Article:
Can you think of other famous stories that have their seed in the Bible? Where would you find them?

Monday, May 14, 2012

Faith in Those First Steps

Photo Source
by Lisa Jordan

One of the young toddlers in my early childhood education program is learning to walk. She takes a few steps, pauses, realizes she is alone, then topples over. When she falls, she gazes at me with a protruding bottom lip, as if to ask, "Why did you let me fall?"

Of course I reach down, scoop her up and cradle her to my chest to reassure her while I may allow her to explore her new-found development, she isn't alone in this journey. 

Before a child learns to walk, she needs to move through several developmental stages--lifting the head, up on arms, pulling herself forward, arm over arm crawl, up on knees, pull up to standing, balance, bravery in that first step. 

Like a child learning to walk for the first time, writers need to take baby steps in their writing journeys.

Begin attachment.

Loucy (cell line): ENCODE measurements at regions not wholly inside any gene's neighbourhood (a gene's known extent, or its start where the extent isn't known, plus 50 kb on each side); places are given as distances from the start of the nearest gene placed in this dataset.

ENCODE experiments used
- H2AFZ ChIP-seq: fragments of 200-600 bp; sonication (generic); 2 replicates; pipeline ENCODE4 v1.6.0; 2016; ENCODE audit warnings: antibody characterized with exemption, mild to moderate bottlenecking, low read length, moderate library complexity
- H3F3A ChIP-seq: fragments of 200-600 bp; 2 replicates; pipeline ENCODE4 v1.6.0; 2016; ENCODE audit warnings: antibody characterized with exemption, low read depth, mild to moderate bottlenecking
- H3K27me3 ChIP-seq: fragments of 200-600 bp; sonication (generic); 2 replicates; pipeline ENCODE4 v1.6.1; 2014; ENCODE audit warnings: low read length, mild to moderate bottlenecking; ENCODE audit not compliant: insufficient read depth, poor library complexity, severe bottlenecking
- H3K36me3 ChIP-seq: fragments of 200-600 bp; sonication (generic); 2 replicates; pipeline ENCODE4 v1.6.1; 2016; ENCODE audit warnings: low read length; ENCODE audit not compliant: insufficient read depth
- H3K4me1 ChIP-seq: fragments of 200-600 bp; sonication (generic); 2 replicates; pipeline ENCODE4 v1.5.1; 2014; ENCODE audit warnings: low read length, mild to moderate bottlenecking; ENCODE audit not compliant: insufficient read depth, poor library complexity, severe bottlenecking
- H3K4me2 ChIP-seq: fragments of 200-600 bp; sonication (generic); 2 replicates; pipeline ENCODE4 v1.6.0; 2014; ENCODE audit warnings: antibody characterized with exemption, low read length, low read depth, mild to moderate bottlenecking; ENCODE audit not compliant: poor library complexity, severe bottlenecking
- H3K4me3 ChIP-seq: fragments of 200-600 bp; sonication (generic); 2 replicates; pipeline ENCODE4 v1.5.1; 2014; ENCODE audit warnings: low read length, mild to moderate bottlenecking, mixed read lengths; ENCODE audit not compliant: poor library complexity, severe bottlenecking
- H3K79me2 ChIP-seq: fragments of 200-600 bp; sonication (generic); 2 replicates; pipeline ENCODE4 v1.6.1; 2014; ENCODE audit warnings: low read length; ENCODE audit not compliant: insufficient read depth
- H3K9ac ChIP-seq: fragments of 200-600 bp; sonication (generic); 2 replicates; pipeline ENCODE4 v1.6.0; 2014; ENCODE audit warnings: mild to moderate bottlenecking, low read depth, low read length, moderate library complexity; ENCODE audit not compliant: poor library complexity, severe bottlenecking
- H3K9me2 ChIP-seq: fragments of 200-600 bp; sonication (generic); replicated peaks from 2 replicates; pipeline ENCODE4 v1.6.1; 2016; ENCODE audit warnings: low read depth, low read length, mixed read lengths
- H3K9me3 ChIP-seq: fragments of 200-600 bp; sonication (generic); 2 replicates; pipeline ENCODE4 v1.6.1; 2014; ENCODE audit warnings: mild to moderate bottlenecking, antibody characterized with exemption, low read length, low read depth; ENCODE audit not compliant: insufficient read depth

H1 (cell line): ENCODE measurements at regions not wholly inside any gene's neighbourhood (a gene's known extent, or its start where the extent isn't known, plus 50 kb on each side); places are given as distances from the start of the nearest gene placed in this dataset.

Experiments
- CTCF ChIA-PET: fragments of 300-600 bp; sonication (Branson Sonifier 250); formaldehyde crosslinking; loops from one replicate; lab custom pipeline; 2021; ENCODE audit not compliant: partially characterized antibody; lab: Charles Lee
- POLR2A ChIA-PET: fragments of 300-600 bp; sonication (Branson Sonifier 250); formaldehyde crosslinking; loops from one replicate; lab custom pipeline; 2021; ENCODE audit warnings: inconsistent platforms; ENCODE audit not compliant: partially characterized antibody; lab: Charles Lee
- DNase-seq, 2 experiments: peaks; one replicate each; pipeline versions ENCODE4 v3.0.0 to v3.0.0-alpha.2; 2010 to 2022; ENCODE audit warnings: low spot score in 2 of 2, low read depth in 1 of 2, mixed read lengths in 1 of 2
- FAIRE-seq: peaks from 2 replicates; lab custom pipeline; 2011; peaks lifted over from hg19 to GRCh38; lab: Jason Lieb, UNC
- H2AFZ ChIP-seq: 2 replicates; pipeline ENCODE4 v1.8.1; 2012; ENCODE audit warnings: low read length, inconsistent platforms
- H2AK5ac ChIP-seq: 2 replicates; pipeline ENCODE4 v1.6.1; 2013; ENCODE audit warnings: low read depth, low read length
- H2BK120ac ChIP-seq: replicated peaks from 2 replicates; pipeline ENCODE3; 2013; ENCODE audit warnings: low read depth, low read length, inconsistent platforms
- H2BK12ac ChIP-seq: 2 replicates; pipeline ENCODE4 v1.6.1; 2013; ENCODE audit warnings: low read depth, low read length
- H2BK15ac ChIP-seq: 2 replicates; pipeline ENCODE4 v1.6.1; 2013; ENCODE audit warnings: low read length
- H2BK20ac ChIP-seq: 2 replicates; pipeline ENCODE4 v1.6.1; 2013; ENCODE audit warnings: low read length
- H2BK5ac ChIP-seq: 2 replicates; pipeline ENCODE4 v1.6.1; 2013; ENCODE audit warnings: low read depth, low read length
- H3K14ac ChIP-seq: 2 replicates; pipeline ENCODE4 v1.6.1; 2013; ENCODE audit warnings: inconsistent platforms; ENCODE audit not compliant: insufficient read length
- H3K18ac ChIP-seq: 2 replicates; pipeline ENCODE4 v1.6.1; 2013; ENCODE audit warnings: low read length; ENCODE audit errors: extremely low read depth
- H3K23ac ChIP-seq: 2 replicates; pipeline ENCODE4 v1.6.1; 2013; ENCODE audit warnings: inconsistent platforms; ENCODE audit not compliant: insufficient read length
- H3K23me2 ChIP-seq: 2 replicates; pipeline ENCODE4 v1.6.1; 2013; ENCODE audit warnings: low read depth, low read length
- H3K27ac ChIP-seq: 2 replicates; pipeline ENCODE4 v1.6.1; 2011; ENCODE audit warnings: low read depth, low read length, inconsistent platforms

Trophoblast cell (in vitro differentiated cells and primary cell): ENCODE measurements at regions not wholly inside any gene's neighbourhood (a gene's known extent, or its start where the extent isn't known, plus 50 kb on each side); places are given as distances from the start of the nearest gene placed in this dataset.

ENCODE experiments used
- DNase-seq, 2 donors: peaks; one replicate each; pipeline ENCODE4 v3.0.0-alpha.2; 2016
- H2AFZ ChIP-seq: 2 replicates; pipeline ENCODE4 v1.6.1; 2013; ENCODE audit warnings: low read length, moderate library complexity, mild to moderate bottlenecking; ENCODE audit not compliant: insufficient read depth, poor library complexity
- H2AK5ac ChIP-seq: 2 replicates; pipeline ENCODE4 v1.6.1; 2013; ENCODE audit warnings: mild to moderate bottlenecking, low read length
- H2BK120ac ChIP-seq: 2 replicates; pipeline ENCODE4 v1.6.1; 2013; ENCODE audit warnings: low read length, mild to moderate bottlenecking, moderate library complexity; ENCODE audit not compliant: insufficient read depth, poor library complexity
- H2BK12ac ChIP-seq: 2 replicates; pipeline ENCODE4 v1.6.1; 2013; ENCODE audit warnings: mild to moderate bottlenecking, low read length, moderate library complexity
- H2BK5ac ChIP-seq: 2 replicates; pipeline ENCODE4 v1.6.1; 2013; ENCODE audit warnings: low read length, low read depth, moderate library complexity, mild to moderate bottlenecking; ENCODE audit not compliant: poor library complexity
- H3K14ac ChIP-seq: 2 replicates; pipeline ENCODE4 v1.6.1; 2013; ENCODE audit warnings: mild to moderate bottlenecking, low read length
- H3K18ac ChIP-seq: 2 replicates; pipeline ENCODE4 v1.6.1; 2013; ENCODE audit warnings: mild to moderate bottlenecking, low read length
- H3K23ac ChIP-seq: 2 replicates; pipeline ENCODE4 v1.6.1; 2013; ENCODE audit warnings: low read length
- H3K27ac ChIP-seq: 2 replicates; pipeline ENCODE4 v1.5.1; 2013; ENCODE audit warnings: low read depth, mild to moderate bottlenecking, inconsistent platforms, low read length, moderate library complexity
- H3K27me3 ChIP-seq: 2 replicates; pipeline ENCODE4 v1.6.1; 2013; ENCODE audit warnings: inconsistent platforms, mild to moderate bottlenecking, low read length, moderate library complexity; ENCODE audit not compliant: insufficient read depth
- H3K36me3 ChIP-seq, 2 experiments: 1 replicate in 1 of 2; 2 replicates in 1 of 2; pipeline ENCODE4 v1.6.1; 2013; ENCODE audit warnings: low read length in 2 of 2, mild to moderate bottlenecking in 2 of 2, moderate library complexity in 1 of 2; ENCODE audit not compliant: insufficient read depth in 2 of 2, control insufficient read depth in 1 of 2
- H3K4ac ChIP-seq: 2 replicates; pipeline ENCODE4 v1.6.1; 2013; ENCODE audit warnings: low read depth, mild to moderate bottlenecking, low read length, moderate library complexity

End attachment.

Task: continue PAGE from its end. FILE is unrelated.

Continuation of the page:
Writing begins with a spark of an idea. And most writers can't take an idea and mold it into a publishable story from the very beginning. 

Writing is a process that requires mastering the fundamentals of the craft. While mastering those developing writing skills, writers will fall. Perhaps they enter contests and receive low scores. Or maybe they query and editor or agent and receive a "not for me" type rejection. Or even they have mastered the fundamentals and celebrate their first releases, only to receive less than glowing reviews.

Writers who fall under the weight of the writing process--lack of strong skills, their own self-doubt, rejections--don't have the power to stand on their own...they teeter and topple. When they fall, they cry out. Who lifts them up? 

Psalm 145:14 reminds us: The Lord upholds all those who fall and lifts up all who are bowed down.

When we lack the strength to move forward in our own might, God places his arms under us, lifts us up and sets us on our feet. He may take our hands and walk alongside us. He gives us confidence to take that next step. He becomes our strength. As we continue down the path He has laid before us, one thing is clear--He never allows us to walk alone, even once we've found a solid faith footing in those first steps.

Your Turn: When have you felt like you've stumbled and fallen in your writing journey? How did you get through it? How did God's strength sustain you? What advice would you have for a new writer?

Lisa Jordan

Friday, May 11, 2012